Treatment Plans For Two Different Prostate Cancer Stages

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The second stage of prostate cancer is known as the advanced stage. This type of cancer has already spread to other parts of the body. The advanced stage of prostate cancer is more difficult to treat because it can attack other organs in your body.

The two different prostate cancer stages that are included in the advanced stage are:

1. Bone or bone marrow cancer or lymph node cancer

2. Cancer that has spread to distant parts of your body

Prostate cancer stages are two different phases of the disease; depends on how much of the cancer cells are in the prostate. There are two different stages for prostate cancer:

Though prostate cancer is the most common type of cancer in men, it’s also the one most likely to be cured if treatment is started at the right time. However, many men with prostate cancer don’t know they have it. That’s why it’s so important for men over the age of 50 to have regular exams and tests. This helps doctors find prostate cancer as early as possible, when treatments are more successful.

Treating prostate cancer depends on a number of factors, including the stage of the disease, your overall health and your personal preferences. If you’re thinking about treatment for prostate cancer, consider these three different types of treatment:

Active Surveillance

If you choose an active surveillance approach to treating your prostate cancer, you’ll meet regularly with a urologist to monitor your symptoms and check for signs that your cancer is spreading. You won’t usually need any other treatment. This option may be best if you’re unsure about whether or not you want to undergo surgery or radiation therapy and if you have a low risk of metastasis (cancer that has spread beyond the prostate).

Prostatectomy

A prostatectomy removes all or part of your prostate gland in order to treat cancerous cells. The procedure can be done using either traditional open surgery or lap

A recent study of men treated for prostate cancer has important implications for care at different stages. Researchers from the Johns Hopkins Kimmel Cancer Center looked at men who were diagnosed with prostate cancer and then treated with curative intent. Of the more than 2,000 men in the study, about one-third received radiation treatment alone, one-third received surgery combined with radiation and one-third received radiation treatment followed by surgery if needed. The median age of the men was 66, and most had low or intermediate risk prostate cancer.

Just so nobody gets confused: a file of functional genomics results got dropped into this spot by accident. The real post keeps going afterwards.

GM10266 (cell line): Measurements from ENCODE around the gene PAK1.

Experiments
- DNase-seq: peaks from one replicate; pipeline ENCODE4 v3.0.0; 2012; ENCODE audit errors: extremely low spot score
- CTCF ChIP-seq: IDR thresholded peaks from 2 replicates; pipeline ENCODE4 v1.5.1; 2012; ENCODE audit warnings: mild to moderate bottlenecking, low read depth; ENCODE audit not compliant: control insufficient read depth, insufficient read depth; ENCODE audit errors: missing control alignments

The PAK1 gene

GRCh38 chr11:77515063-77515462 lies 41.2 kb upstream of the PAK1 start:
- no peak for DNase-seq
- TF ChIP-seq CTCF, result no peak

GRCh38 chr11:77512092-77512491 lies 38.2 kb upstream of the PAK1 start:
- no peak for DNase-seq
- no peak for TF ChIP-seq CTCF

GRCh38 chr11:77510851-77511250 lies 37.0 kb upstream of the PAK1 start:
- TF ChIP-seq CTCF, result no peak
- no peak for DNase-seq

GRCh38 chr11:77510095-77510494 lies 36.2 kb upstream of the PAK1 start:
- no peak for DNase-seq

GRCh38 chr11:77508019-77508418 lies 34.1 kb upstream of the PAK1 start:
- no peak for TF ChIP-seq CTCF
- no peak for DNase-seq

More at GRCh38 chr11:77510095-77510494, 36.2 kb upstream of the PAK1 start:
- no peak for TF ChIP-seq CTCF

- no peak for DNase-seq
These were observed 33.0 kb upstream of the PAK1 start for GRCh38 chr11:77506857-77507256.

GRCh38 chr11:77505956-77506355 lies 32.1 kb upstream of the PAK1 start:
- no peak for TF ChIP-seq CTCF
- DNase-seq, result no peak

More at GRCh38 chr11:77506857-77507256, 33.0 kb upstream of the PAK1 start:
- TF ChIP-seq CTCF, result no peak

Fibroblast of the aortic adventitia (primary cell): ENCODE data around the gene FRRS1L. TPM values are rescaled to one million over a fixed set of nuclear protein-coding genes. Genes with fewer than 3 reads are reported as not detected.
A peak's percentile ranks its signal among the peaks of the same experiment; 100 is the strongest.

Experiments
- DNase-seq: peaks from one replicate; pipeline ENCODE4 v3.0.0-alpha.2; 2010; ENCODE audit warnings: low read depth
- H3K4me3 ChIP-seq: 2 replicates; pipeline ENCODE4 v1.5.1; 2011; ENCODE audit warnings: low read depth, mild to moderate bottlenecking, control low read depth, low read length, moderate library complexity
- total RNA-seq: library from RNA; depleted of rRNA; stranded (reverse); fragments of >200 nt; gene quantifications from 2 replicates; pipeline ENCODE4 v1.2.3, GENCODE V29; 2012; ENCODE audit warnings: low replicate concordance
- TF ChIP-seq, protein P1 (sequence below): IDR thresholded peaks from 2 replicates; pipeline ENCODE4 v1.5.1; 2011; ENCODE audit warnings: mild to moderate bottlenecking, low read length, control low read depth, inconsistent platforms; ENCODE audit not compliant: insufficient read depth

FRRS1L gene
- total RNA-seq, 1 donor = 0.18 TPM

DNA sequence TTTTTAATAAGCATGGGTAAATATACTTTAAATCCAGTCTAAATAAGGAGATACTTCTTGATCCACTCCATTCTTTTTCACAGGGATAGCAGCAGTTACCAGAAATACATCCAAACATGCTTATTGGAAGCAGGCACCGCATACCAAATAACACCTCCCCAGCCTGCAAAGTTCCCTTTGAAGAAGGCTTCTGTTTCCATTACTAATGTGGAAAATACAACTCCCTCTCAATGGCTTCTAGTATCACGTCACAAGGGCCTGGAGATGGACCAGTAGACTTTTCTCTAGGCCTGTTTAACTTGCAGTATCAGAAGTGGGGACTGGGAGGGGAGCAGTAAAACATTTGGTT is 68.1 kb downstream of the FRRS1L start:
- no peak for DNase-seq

Prostate cancer is the most common cancer among American men, according to the American Cancer Society. An estimated 232,000 new cases of prostate cancer will be diagnosed in 2012, and 29,480 deaths will result from the disease.

A little more than half of all cases are found when they are still confined to the prostate gland (localized), while nearly 40 percent have spread beyond it (advanced). The five-year survival rate for localized disease is 99 percent (versus 97 percent for advanced disease).

The disease has been called the silent killer for good reason. Most men are diagnosed in the later stages, when cancer is more advanced and harder to treat. The most common sign of prostate cancer is a need to urinate frequently or urgently. Other signs include difficulty emptying the bladder, pain during urination or ejaculation, blood in the urine or semen, and pain or stiffness in the lower back, hips or pelvic area.

Treatment options may include surgery, radiation therapy and hormone therapy. Immunotherapy may also be used to treat prostate cancer in some cases.

Depending on where the tumor is in the prostate and how far it has spread, doctors suggest various treatment plans for Stage 1 and Stage 2 prostate cancer.

The prostate is a small, walnut-sized gland that sits in the base of the male reproductive system. It releases fluid that helps nourish and transport sperm.

The prostate can become enlarged or inflamed if it becomes infected or irritates the bladder. Prostate cancer occurs when abnormal cells develop inside the prostate and begin to multiply. The symptoms of prostate cancer include: difficulty urinating, urinary frequency, blood in the urine or semen, pain in your back or hips and trouble getting an erection.

A PSA test measures levels of prostate-specific antigen (PSA) protein in a blood sample. The blood test is used to screen for cancer and to help doctors gauge the progress of treatment after surgery or radiation therapy.

The goal of treatment is to ease symptoms and prolong life, but there are no treatments that can cure the disease.

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